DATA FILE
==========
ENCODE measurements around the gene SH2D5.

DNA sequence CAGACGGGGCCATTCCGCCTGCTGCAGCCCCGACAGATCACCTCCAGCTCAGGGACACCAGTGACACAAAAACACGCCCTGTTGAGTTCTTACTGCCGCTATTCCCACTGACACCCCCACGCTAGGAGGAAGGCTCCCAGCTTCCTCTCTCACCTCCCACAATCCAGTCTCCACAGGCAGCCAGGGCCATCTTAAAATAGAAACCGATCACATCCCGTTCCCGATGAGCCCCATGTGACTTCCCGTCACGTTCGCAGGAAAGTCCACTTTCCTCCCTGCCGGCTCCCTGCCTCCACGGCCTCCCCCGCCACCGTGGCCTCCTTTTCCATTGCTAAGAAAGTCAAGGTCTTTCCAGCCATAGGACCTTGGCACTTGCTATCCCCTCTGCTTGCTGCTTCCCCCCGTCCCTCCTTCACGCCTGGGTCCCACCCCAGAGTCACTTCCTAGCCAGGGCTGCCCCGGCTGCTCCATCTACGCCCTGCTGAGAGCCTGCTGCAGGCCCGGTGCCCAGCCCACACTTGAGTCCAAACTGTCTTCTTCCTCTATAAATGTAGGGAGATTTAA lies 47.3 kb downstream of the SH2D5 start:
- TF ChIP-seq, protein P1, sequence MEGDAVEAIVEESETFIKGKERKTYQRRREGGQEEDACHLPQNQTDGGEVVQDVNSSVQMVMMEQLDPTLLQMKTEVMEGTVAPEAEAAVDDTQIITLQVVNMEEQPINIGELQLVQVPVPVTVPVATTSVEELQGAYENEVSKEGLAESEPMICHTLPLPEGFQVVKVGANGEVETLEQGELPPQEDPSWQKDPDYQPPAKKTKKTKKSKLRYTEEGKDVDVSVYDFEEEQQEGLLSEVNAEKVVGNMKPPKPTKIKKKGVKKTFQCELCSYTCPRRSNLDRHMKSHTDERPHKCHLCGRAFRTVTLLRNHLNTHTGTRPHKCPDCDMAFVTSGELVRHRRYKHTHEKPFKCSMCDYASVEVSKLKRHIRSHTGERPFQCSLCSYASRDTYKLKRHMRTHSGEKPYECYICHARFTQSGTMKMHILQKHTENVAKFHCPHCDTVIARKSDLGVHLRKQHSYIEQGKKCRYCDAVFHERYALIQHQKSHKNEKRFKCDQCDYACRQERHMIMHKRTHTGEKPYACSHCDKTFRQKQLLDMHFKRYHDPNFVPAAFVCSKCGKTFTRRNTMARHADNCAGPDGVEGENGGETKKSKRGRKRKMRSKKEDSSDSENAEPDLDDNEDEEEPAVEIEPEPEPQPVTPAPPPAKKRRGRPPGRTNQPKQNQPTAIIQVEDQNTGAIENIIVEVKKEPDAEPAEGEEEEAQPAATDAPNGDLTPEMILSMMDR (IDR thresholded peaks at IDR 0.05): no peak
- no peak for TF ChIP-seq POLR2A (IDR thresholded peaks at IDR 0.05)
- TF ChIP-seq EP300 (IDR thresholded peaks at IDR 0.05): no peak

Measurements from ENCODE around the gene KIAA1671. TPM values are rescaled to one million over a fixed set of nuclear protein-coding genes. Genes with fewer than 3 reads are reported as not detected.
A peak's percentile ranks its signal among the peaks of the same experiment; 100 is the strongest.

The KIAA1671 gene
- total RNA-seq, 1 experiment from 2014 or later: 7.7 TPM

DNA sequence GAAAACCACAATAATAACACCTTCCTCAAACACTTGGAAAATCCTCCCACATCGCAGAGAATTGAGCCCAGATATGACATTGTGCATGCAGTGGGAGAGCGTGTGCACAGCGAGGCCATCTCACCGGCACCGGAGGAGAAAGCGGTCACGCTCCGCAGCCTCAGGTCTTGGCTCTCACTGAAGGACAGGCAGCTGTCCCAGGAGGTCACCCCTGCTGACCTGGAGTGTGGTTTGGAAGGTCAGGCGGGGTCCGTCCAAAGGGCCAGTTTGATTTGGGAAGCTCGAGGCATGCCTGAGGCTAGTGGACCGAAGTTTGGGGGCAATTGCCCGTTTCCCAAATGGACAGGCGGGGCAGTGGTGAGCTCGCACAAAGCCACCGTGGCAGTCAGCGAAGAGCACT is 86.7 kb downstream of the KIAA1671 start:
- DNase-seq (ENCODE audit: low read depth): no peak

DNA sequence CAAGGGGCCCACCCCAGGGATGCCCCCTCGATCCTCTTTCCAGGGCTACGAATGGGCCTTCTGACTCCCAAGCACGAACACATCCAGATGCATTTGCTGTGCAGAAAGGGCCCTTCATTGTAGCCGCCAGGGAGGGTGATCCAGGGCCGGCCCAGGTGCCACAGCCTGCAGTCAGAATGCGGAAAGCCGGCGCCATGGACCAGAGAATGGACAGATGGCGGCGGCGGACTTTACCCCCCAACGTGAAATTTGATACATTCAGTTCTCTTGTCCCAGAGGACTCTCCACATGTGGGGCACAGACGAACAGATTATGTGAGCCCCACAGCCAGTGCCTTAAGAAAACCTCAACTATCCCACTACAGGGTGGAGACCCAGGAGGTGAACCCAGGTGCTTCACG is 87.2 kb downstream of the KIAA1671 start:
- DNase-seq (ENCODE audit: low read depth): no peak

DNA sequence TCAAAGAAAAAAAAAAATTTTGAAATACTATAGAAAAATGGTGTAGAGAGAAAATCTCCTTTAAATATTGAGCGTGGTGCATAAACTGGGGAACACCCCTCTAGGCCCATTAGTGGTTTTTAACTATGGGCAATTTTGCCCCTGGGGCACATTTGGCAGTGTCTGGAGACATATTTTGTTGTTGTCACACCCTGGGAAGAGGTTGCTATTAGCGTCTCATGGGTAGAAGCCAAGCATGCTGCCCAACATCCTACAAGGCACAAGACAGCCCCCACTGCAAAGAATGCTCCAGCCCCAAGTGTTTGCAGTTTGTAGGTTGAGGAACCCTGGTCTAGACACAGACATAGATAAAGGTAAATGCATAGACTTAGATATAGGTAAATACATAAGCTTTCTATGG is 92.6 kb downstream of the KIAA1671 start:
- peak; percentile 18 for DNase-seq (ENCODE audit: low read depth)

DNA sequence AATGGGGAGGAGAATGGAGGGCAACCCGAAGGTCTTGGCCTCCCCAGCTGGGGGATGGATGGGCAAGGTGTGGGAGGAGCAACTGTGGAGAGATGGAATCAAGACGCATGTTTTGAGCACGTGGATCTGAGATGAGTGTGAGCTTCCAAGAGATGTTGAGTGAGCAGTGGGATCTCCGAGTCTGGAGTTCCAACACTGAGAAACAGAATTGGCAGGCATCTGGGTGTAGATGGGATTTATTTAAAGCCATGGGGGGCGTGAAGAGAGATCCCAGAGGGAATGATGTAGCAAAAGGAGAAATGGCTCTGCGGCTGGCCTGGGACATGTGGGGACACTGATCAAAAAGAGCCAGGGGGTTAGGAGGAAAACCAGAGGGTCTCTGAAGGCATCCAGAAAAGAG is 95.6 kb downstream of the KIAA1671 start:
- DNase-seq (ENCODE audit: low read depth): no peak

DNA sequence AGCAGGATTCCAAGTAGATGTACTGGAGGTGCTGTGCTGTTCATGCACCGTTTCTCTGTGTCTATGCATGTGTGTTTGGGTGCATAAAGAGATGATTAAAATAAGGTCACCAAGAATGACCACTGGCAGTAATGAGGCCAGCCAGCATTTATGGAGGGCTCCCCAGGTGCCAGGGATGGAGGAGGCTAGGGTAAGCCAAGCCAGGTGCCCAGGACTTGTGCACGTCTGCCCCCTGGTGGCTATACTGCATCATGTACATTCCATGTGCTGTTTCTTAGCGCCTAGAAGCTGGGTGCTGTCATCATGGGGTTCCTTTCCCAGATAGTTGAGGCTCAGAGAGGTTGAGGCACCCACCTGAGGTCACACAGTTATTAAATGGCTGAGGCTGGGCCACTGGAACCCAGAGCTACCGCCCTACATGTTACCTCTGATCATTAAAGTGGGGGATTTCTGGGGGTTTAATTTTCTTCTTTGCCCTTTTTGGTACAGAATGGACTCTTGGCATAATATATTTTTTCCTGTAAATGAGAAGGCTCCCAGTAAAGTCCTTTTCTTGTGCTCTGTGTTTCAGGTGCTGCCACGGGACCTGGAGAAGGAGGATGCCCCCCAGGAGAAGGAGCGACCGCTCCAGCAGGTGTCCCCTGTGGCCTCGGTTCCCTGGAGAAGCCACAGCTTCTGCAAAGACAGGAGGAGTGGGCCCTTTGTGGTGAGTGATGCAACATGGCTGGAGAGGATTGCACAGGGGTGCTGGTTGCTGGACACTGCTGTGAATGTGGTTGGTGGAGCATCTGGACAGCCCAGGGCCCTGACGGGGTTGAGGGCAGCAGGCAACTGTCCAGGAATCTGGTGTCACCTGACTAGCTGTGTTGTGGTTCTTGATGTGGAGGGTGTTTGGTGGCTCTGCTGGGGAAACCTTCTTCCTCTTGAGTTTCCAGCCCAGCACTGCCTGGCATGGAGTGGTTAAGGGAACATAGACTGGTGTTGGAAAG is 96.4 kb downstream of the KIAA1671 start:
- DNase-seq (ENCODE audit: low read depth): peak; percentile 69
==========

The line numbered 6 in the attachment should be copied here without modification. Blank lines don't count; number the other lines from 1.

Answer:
Measurements from ENCODE around the gene KIAA1671. TPM values are rescaled to one million over a fixed set of nuclear protein-coding genes. Genes with fewer than 3 reads are reported as not detected.